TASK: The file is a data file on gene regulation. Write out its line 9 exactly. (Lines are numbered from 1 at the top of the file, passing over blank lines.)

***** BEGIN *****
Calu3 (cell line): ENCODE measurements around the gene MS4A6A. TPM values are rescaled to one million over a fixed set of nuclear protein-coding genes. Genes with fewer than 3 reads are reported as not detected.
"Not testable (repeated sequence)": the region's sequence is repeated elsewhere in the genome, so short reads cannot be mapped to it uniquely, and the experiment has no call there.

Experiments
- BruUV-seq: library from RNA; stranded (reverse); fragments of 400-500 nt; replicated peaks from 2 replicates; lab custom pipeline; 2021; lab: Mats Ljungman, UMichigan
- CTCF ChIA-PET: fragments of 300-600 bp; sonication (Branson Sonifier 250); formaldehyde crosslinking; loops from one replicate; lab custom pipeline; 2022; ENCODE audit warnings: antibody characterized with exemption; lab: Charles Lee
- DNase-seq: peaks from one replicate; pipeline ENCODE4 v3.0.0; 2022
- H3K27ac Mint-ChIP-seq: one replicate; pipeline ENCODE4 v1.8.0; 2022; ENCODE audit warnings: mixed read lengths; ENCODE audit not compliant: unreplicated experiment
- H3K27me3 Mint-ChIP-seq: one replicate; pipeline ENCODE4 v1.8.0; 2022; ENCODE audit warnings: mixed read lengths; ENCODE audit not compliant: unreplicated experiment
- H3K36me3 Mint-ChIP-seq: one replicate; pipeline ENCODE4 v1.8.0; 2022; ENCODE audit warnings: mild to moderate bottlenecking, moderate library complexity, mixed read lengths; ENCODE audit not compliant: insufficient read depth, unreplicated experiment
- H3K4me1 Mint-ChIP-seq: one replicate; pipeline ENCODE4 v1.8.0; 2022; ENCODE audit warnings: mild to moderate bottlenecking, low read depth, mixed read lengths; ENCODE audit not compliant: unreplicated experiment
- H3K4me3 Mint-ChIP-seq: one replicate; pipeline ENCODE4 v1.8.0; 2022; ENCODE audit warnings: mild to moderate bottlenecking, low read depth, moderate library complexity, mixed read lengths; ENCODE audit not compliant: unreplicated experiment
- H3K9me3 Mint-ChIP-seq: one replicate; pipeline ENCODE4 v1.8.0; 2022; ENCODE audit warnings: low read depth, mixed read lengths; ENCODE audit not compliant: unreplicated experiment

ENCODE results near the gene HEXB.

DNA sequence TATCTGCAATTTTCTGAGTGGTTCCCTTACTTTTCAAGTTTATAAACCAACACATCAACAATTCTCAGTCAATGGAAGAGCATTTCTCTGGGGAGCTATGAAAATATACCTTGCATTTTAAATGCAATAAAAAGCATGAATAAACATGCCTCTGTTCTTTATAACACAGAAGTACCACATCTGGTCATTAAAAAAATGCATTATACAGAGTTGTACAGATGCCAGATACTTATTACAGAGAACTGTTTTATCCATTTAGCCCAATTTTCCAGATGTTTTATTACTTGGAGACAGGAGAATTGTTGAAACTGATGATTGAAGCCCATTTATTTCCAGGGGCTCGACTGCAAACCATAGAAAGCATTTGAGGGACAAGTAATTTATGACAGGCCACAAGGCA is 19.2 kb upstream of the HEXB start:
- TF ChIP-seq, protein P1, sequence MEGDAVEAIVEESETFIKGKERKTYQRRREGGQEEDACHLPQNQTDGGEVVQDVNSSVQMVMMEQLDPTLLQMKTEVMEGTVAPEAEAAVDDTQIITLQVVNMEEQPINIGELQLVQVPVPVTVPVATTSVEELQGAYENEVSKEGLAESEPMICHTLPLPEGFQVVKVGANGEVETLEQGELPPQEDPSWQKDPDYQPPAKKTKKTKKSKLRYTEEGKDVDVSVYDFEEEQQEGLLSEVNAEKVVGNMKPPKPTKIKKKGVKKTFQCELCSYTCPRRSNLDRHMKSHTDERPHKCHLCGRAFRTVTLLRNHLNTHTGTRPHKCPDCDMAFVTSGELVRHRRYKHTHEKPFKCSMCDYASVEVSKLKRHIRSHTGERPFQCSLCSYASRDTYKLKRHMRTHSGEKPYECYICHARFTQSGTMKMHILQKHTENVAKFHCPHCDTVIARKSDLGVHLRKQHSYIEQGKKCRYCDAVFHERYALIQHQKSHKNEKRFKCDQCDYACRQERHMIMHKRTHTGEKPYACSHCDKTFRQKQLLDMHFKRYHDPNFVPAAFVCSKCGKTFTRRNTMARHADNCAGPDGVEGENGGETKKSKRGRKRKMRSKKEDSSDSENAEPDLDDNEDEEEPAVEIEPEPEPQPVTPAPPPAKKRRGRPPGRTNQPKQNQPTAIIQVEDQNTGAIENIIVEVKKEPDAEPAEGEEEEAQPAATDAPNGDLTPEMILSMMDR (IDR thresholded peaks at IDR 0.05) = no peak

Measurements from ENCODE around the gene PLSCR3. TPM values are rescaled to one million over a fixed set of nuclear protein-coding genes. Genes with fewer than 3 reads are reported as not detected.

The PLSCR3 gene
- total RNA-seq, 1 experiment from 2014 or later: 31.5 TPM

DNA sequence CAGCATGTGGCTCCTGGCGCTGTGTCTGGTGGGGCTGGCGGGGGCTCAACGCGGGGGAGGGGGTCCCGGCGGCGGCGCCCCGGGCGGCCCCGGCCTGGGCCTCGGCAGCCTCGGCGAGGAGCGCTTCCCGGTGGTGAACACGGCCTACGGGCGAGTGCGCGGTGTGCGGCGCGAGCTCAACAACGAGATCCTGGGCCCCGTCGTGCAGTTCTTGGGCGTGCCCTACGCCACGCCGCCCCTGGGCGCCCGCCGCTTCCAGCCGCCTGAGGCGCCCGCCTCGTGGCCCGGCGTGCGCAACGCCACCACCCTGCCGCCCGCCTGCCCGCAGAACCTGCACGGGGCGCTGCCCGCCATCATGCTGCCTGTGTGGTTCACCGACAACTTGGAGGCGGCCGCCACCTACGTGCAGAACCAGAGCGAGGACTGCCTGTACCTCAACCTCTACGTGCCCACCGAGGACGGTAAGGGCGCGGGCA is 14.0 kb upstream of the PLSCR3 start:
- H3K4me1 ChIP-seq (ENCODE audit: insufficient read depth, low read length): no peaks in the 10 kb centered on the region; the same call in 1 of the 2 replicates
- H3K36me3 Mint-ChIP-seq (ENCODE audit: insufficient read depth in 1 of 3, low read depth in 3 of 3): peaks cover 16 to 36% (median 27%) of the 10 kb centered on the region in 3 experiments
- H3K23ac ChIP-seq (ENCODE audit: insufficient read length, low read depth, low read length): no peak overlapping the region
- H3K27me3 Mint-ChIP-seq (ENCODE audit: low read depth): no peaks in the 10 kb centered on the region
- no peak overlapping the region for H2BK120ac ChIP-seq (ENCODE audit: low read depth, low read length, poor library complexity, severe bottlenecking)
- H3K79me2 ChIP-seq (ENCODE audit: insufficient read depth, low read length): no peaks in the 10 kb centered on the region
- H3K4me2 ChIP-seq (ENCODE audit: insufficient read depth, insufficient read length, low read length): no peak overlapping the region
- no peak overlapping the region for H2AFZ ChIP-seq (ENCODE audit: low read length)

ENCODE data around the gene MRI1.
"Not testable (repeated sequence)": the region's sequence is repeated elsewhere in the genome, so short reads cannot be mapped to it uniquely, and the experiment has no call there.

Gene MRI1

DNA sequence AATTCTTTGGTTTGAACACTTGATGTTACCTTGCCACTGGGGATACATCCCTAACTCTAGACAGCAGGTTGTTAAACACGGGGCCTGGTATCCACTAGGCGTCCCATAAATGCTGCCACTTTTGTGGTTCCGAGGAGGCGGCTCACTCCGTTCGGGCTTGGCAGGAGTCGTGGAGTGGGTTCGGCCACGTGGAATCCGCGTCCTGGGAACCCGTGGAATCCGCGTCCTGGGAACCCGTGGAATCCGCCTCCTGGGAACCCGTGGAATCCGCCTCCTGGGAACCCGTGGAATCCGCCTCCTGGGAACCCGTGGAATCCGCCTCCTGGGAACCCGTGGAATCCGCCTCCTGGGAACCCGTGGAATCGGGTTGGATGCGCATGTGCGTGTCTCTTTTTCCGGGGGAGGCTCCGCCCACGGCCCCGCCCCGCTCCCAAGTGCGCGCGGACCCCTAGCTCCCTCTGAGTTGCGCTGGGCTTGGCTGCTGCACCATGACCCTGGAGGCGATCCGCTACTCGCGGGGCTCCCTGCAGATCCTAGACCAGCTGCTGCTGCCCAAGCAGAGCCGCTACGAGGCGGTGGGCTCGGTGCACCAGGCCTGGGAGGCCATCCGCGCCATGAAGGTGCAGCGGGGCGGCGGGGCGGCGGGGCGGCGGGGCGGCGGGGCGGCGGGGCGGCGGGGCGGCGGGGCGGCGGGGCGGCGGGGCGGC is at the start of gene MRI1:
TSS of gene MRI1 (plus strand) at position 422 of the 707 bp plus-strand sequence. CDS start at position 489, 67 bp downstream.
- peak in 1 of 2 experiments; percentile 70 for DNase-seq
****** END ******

- H3K36me3 Mint-ChIP-seq: one replicate; pipeline ENCODE4 v1.8.0; 2022; ENCODE audit warnings: mild to moderate bottlenecking, moderate library complexity, mixed read lengths; ENCODE audit not compliant: insufficient read depth, unreplicated experiment